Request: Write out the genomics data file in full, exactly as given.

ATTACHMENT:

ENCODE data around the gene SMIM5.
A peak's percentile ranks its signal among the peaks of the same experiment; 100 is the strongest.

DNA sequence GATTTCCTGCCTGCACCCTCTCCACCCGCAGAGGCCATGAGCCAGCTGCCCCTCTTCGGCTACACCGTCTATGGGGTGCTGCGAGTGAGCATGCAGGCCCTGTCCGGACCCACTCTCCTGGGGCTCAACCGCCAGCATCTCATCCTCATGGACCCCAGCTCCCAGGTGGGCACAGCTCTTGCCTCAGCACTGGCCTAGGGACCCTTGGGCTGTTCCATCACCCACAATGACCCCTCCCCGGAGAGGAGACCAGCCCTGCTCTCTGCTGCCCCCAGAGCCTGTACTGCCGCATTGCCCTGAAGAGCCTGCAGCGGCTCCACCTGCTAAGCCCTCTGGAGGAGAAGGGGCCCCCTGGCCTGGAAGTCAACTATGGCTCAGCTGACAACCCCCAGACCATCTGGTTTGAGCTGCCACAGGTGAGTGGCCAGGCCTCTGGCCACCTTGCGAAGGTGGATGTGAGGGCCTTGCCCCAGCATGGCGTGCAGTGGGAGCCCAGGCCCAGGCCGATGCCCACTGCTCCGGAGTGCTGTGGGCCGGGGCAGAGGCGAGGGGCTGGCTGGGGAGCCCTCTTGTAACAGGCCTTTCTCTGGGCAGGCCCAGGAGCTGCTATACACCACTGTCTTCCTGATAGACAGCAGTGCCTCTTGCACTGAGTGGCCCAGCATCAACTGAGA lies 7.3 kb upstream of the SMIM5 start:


ENCODE data around the gene SMIM5.
A peak's percentile ranks its signal among the peaks of the same experiment; 100 is the strongest.

DNA sequence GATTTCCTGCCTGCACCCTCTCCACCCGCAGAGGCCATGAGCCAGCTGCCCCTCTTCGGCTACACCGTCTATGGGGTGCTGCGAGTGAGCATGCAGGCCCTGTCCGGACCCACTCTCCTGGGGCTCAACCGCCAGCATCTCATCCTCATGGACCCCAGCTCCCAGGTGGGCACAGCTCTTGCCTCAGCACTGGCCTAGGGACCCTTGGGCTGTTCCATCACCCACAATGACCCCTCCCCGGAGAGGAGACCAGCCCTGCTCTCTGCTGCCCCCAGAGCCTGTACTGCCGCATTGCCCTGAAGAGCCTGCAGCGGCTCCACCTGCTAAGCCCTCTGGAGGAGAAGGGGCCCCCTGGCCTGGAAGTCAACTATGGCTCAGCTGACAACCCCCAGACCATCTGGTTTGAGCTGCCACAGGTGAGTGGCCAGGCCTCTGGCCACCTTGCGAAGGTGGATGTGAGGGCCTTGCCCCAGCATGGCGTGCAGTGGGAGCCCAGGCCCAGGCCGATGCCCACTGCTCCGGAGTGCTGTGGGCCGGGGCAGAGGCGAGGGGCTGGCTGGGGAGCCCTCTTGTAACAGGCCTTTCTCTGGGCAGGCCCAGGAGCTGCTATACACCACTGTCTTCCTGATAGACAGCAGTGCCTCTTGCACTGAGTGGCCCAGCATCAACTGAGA lies 7.3 kb upstream of the SMIM5 start: